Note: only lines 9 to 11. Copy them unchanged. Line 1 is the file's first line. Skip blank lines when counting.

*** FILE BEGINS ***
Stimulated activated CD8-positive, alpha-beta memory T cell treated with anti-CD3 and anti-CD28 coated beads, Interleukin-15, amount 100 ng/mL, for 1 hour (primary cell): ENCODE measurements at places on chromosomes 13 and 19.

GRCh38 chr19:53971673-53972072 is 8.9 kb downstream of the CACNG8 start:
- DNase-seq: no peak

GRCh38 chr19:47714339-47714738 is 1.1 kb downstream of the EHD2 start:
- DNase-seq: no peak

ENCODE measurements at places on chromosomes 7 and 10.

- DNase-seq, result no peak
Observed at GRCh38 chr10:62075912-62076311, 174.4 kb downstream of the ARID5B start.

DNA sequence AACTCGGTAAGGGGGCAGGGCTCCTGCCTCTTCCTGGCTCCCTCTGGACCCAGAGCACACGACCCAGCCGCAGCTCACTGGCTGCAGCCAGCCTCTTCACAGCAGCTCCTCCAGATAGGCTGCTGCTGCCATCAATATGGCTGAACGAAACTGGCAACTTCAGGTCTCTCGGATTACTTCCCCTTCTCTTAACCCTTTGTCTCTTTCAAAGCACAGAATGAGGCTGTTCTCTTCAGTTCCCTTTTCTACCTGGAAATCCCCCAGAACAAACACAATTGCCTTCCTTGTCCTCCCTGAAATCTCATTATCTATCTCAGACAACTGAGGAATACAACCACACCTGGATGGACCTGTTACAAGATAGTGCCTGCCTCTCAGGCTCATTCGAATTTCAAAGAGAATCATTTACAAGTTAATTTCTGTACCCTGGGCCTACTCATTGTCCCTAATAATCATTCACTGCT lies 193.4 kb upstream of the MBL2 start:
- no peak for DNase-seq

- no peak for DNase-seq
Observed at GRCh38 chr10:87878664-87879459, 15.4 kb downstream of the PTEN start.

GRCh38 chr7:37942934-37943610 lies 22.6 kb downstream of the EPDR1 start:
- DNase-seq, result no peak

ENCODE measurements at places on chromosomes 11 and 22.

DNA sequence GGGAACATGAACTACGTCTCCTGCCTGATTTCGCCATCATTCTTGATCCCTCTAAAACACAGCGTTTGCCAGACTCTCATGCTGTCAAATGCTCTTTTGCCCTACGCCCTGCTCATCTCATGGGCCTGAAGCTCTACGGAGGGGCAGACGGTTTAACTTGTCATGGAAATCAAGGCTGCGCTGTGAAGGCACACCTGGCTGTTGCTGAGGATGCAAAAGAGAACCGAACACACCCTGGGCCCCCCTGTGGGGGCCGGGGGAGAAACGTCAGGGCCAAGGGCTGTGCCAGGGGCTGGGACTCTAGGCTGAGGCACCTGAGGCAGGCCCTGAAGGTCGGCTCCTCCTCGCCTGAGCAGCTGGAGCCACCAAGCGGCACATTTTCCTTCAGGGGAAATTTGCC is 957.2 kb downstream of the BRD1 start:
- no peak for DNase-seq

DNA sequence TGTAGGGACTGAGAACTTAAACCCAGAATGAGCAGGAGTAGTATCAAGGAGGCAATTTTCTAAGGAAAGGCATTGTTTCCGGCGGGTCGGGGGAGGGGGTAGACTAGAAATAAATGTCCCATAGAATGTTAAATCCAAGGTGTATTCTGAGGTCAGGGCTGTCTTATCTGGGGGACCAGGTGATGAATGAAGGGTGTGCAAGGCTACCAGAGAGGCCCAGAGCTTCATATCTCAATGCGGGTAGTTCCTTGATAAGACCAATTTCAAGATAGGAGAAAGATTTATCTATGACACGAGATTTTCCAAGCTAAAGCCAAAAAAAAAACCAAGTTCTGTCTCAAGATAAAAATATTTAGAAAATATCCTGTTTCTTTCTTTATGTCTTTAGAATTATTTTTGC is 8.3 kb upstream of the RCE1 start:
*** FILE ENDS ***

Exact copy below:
DNA sequence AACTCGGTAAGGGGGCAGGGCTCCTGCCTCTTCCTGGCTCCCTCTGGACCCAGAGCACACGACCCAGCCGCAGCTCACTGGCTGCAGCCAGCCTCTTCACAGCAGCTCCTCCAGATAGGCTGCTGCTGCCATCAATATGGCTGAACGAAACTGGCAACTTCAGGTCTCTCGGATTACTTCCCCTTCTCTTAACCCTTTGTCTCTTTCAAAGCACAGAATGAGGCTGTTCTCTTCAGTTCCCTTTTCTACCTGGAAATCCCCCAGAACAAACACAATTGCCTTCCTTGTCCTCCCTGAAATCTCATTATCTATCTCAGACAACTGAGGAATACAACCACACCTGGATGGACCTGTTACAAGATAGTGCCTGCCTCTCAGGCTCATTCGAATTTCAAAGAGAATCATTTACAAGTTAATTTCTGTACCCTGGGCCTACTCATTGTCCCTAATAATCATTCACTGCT lies 193.4 kb upstream of the MBL2 start:
- no peak for DNase-seq

- no peak for DNase-seq